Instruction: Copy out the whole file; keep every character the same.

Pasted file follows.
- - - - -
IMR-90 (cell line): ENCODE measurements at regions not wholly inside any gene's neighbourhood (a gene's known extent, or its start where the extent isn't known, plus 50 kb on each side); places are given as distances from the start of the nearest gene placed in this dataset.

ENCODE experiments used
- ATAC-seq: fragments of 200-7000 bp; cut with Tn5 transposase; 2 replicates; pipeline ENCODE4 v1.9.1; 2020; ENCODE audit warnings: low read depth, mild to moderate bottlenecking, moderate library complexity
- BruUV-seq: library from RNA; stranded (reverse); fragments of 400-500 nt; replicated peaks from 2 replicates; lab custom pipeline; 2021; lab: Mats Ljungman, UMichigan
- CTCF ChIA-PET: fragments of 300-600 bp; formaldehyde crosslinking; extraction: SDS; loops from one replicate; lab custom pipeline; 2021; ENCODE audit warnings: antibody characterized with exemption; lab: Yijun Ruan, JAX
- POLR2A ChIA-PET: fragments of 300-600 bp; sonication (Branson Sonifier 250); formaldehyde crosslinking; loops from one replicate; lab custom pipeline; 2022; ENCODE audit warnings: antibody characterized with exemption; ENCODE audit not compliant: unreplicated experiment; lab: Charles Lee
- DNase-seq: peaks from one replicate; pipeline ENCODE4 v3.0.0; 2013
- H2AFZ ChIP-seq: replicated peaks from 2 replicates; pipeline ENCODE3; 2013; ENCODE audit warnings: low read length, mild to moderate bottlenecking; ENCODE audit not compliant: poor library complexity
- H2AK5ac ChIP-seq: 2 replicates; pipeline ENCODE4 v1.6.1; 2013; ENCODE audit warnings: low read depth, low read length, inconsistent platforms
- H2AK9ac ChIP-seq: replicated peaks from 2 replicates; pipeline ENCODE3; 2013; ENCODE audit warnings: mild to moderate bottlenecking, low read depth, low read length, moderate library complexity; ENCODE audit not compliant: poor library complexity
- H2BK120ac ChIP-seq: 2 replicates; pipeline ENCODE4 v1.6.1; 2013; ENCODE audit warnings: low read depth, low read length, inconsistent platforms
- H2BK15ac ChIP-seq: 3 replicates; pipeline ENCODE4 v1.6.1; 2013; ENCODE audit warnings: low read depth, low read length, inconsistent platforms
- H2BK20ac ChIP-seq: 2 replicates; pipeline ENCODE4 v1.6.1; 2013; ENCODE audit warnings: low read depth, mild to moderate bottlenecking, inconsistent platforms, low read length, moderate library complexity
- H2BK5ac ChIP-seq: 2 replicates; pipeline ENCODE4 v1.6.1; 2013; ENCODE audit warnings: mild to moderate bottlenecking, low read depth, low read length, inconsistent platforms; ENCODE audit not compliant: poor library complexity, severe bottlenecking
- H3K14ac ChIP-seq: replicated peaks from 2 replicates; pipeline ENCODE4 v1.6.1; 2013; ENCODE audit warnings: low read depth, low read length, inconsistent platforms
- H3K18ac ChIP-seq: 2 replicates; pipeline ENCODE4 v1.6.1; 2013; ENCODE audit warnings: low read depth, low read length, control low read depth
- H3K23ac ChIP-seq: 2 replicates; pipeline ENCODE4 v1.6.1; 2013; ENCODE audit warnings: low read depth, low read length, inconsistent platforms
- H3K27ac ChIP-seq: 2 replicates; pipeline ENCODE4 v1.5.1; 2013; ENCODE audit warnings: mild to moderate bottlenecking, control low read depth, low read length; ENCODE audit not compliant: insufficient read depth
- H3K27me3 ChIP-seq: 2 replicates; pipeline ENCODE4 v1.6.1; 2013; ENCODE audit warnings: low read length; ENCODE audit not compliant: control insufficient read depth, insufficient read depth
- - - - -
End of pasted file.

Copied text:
IMR-90 (cell line): ENCODE measurements at regions not wholly inside any gene's neighbourhood (a gene's known extent, or its start where the extent isn't known, plus 50 kb on each side); places are given as distances from the start of the nearest gene placed in this dataset.

ENCODE experiments used
- ATAC-seq: fragments of 200-7000 bp; cut with Tn5 transposase; 2 replicates; pipeline ENCODE4 v1.9.1; 2020; ENCODE audit warnings: low read depth, mild to moderate bottlenecking, moderate library complexity
- BruUV-seq: library from RNA; stranded (reverse); fragments of 400-500 nt; replicated peaks from 2 replicates; lab custom pipeline; 2021; lab: Mats Ljungman, UMichigan
- CTCF ChIA-PET: fragments of 300-600 bp; formaldehyde crosslinking; extraction: SDS; loops from one replicate; lab custom pipeline; 2021; ENCODE audit warnings: antibody characterized with exemption; lab: Yijun Ruan, JAX
- POLR2A ChIA-PET: fragments of 300-600 bp; sonication (Branson Sonifier 250); formaldehyde crosslinking; loops from one replicate; lab custom pipeline; 2022; ENCODE audit warnings: antibody characterized with exemption; ENCODE audit not compliant: unreplicated experiment; lab: Charles Lee
- DNase-seq: peaks from one replicate; pipeline ENCODE4 v3.0.0; 2013
- H2AFZ ChIP-seq: replicated peaks from 2 replicates; pipeline ENCODE3; 2013; ENCODE audit warnings: low read length, mild to moderate bottlenecking; ENCODE audit not compliant: poor library complexity
- H2AK5ac ChIP-seq: 2 replicates; pipeline ENCODE4 v1.6.1; 2013; ENCODE audit warnings: low read depth, low read length, inconsistent platforms
- H2AK9ac ChIP-seq: replicated peaks from 2 replicates; pipeline ENCODE3; 2013; ENCODE audit warnings: mild to moderate bottlenecking, low read depth, low read length, moderate library complexity; ENCODE audit not compliant: poor library complexity
- H2BK120ac ChIP-seq: 2 replicates; pipeline ENCODE4 v1.6.1; 2013; ENCODE audit warnings: low read depth, low read length, inconsistent platforms
- H2BK15ac ChIP-seq: 3 replicates; pipeline ENCODE4 v1.6.1; 2013; ENCODE audit warnings: low read depth, low read length, inconsistent platforms
- H2BK20ac ChIP-seq: 2 replicates; pipeline ENCODE4 v1.6.1; 2013; ENCODE audit warnings: low read depth, mild to moderate bottlenecking, inconsistent platforms, low read length, moderate library complexity
- H2BK5ac ChIP-seq: 2 replicates; pipeline ENCODE4 v1.6.1; 2013; ENCODE audit warnings: mild to moderate bottlenecking, low read depth, low read length, inconsistent platforms; ENCODE audit not compliant: poor library complexity, severe bottlenecking
- H3K14ac ChIP-seq: replicated peaks from 2 replicates; pipeline ENCODE4 v1.6.1; 2013; ENCODE audit warnings: low read depth, low read length, inconsistent platforms
- H3K18ac ChIP-seq: 2 replicates; pipeline ENCODE4 v1.6.1; 2013; ENCODE audit warnings: low read depth, low read length, control low read depth
- H3K23ac ChIP-seq: 2 replicates; pipeline ENCODE4 v1.6.1; 2013; ENCODE audit warnings: low read depth, low read length, inconsistent platforms
- H3K27ac ChIP-seq: 2 replicates; pipeline ENCODE4 v1.5.1; 2013; ENCODE audit warnings: mild to moderate bottlenecking, control low read depth, low read length; ENCODE audit not compliant: insufficient read depth
- H3K27me3 ChIP-seq: 2 replicates; pipeline ENCODE4 v1.6.1; 2013; ENCODE audit warnings: low read length; ENCODE audit not compliant: control insufficient read depth, insufficient read depth